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Rent hike of 150% doesn't break law
Ruling favours landlord in condo dispute


Joel Kom

Saturday, January 19, 2008
 

Marni Armstrong says her landlord used a legal "loophole" to force tenants out and convert the building into condos.

A Calgary tenant whose rent was nearly tripled blasted the Stelmach government for not protecting renters after a provincial investigation found her landlord did not break Alberta rules for condo conversions.

The investigation had been launched after Marni Armstrong suspected her rent hike to $1,500 monthly from $600 a month was to hasten a condo conversion in her Mission building.

CREDIT: Leah Hennel, Calgary Herald

Marni Armstrong says her landlord used a legal "loophole" to force tenants out and convert the building into condos.


Armstrong received three months' notice for the rent increase, but a condo conversion under Alberta government regulations is supposed to require one year's warning and no rent hikes during that time.

Virtually every tenant who got the increase has left the building while at least one unit has already been sold as a condo, said Armstrong, who is among those who moved.

An application for a condo permit for 10 units was filed with the City of Calgary in September -- almost two months before notice of the rent increase arrived -- and given final approval at the end of November.

A Calgary company was hired by the building's owner to prepare a condo plan and started working on it in June.

Real estate agents have been coming to the building to look at units, Armstrong said.

Still, the province found nothing the landlord did broke Alberta rules.

Eoin Kenny, a spokesman for Service Alberta, said the hike didn't break the rules because the landlord wasn't specifically asking his tenants to leave.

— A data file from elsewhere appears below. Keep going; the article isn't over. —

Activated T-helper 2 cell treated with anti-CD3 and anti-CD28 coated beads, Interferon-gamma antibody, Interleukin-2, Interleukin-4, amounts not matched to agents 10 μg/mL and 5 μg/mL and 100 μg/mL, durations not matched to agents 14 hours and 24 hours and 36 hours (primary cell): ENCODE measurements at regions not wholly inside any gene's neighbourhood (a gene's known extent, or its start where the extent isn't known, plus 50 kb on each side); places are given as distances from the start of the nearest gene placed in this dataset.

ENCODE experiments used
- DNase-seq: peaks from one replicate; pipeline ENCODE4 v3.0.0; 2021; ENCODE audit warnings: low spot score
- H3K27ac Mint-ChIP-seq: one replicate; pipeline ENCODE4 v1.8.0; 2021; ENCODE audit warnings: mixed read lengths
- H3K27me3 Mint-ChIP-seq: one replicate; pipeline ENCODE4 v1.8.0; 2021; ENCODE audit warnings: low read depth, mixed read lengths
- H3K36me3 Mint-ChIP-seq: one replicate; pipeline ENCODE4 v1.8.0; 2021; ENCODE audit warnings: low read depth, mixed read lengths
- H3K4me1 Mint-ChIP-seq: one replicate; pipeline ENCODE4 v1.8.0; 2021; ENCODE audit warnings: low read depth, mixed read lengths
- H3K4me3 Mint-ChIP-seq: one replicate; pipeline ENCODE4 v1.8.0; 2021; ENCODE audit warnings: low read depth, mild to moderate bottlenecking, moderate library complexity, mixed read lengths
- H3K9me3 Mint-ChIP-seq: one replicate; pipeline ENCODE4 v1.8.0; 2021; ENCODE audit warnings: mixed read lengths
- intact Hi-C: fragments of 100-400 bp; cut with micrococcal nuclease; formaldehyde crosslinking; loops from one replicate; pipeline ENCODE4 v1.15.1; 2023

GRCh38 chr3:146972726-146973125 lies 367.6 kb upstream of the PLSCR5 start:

If a tenant then decides to leave, the landlord can do as he pleases with the vacant unit -- including convert it to a condo without having to give one year's notice, Kenny said.

As for whether the landlord was trying to get around the demand for one year's warning, Kenny said it's impossible to know the landlord's motivation.

"I can't look into the landlord's heart and know what his intentions are," he said.

Jason Shire, who works for Armstrong's landlord, Castle Mountain Properties, would only say "the government has ruled."

Shire hung up when asked whether Castle Mountain Properties raised rents to push tenants out for a condo conversion.

Armstrong said there's no question in her mind.

"Fifteen hundred dollars wasn't a rent increase, it was to get rid of us, and the government's saying it's OK to do that," Armstrong said. "It's an economic eviction, but they don't have anything to protect anybody from that."

Liberal MLA and housing critic Dave Taylor criticized the provincial rules as being toothless, saying it was too easy for landlords to skirt them.

"It's hard to break rules that are written in favour of the landlord," he said. "Are we serious about protecting tenants or are we not? I have to conclude the Conservatives are not."

Armstrong is now subletting a two-bedroom Beltline apartment from a friend for $850 a month. She's still upset the province found nothing wrong.

"I don't know if loophole is the best word, but that's what it is," she said.

jkom@theherald.canwest.com


The Calgary Herald 2008


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CanWest Interactive, a division of CanWest MediaWorks Publications, Inc.. All rights reserved.